When SQL Server "opens" a database, resources are assigned to maintaining that state. Memory for locks, buffers, security tokens and so on is assigned, and there is associated CPU and even a little I/O. When connections are made to the database, these resources are ready and waiting. The AutoClose setting dictates how these resources are handled. If this setting is ON, then when the last user connection that disconnects, SQL Server releases all of those resources back to the server. That might sound like a good thing, but if you think about the pattern of connections, the "last" connection doesn’t mean that someone might not connect one tenth of a second later. In that case, SQL Server would shut all of the resources down, and then have to spin them right back up again. As a result, the server makes the connection wait, which makes the system seem slower.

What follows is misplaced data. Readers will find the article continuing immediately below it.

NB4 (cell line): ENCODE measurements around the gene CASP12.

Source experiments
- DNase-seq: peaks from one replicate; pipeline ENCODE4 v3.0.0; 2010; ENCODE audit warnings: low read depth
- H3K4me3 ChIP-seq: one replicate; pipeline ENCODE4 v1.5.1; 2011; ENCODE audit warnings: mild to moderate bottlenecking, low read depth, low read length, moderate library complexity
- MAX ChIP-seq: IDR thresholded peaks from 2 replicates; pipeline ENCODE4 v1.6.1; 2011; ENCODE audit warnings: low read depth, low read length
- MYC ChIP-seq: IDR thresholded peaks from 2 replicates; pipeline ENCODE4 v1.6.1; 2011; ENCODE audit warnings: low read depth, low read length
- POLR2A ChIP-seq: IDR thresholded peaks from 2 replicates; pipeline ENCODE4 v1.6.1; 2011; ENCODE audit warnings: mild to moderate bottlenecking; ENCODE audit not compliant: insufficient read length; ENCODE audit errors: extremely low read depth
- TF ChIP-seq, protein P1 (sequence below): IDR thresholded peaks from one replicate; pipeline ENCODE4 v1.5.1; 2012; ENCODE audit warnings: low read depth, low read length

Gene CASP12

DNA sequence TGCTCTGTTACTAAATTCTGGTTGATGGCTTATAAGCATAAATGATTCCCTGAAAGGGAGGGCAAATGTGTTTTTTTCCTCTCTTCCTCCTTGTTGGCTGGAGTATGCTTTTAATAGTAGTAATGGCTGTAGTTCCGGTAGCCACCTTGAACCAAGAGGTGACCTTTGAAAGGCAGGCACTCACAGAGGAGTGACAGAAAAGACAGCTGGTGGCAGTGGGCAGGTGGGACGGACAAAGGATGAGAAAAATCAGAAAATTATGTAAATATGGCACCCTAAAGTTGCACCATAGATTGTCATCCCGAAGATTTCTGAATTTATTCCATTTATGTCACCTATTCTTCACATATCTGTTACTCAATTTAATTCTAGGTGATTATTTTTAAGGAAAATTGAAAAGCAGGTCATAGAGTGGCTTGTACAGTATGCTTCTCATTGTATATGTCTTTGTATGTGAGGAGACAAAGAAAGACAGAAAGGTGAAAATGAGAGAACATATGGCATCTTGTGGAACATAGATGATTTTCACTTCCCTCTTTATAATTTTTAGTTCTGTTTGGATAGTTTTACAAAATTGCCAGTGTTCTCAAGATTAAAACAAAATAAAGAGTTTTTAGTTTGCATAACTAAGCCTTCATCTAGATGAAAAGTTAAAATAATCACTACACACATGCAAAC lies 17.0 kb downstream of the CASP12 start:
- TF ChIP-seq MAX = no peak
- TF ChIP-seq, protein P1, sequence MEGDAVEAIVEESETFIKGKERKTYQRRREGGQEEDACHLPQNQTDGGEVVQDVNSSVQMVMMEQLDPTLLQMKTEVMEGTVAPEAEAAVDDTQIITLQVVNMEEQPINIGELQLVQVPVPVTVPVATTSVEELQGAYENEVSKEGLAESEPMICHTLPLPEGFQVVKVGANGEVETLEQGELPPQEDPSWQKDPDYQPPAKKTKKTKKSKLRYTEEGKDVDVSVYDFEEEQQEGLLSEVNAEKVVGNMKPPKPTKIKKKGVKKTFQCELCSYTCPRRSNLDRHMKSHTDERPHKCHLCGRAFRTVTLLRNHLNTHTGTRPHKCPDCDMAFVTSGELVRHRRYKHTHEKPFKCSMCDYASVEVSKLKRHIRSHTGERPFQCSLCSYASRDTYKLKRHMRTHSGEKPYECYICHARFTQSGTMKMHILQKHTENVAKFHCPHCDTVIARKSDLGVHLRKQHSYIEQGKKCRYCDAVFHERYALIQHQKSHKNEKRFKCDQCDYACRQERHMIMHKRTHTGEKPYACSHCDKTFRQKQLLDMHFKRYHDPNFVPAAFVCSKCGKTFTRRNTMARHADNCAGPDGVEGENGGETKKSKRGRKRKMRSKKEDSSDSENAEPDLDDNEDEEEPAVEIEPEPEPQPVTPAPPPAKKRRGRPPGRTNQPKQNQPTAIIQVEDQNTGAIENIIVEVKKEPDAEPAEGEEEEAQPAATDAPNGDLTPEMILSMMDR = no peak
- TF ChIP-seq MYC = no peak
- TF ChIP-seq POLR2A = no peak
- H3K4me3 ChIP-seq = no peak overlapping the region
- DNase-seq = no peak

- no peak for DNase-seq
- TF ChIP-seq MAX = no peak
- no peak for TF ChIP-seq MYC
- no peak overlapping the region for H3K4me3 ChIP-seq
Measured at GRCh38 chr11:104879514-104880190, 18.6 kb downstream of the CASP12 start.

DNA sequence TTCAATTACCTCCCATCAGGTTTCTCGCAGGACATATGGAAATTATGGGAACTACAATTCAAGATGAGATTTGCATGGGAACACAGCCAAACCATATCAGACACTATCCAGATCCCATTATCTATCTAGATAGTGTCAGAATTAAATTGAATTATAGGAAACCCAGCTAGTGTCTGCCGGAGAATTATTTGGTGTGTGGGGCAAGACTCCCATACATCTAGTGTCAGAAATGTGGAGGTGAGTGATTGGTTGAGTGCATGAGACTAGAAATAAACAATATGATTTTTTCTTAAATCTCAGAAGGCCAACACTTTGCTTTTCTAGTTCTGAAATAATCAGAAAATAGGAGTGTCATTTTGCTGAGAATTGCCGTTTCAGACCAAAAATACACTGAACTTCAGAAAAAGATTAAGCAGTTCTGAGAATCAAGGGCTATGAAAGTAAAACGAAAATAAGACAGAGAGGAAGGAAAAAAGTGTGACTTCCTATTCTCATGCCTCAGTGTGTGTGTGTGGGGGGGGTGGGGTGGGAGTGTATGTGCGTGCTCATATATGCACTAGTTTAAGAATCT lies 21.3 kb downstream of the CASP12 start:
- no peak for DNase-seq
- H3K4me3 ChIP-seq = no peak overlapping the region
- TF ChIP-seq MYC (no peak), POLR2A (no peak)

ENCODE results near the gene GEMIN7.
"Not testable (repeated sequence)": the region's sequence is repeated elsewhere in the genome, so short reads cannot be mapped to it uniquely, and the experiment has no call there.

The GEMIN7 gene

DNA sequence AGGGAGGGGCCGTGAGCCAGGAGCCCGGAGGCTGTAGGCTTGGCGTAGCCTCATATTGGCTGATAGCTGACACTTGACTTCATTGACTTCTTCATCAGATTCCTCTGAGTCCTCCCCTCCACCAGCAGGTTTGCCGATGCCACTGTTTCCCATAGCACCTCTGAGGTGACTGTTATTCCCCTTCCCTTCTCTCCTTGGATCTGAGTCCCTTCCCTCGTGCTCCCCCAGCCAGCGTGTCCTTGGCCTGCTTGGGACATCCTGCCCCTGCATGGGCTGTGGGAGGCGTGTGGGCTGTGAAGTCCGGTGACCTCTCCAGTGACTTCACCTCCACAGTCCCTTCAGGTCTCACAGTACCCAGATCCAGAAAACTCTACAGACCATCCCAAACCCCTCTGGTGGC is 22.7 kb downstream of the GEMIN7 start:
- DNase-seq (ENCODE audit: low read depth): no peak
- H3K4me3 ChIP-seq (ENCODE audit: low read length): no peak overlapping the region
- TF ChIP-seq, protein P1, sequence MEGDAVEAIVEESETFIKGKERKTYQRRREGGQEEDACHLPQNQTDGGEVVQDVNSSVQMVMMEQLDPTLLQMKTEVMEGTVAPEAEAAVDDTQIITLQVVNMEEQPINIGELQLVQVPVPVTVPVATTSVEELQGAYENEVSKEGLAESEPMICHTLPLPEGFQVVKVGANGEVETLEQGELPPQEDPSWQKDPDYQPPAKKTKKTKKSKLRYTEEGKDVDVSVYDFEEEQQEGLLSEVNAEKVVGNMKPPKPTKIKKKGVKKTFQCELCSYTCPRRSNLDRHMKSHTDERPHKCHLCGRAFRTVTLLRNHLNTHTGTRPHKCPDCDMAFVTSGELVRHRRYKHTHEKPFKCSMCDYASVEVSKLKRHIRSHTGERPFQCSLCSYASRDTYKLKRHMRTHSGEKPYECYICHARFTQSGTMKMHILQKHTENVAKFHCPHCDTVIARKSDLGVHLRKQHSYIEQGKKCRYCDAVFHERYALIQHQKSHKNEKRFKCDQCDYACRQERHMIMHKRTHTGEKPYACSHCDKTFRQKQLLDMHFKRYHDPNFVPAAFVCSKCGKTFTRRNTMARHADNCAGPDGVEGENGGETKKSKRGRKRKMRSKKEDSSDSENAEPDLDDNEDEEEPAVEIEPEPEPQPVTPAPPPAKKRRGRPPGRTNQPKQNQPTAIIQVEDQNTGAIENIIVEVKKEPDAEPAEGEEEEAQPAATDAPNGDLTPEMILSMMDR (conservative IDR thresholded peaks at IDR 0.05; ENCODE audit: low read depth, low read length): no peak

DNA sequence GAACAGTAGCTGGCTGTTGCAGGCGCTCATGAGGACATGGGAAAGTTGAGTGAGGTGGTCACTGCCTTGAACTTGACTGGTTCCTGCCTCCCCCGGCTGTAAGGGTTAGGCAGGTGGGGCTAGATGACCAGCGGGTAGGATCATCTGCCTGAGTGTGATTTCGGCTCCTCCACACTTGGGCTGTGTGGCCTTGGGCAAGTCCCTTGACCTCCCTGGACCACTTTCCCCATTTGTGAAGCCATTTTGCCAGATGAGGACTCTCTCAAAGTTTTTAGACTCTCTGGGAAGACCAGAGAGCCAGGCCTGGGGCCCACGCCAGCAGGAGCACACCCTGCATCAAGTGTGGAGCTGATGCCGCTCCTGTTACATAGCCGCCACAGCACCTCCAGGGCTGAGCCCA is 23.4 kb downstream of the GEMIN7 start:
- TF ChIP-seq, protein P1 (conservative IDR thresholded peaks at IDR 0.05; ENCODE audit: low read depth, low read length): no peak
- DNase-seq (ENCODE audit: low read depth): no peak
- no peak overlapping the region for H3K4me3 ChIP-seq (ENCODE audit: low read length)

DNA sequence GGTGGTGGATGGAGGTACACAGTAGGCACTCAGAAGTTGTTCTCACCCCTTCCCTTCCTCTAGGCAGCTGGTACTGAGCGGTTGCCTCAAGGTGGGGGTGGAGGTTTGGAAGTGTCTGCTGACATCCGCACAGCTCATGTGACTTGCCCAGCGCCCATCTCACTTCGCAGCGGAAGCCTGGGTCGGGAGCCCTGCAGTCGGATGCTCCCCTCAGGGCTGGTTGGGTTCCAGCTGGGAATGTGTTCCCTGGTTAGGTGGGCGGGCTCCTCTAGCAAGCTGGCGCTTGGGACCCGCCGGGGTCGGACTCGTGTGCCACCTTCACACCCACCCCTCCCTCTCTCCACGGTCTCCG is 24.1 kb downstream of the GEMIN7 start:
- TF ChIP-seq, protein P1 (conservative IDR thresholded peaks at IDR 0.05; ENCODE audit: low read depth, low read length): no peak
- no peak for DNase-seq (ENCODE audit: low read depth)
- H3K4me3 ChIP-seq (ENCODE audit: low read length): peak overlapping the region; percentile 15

So the best practice is to leave this setting OFF. In fact, SQL Server 2008 Books Online states that this setting is going away anyway, so you should have them turned off (http://msdn.microsoft.com/en-us/library/ms135094(SQL.90).aspx).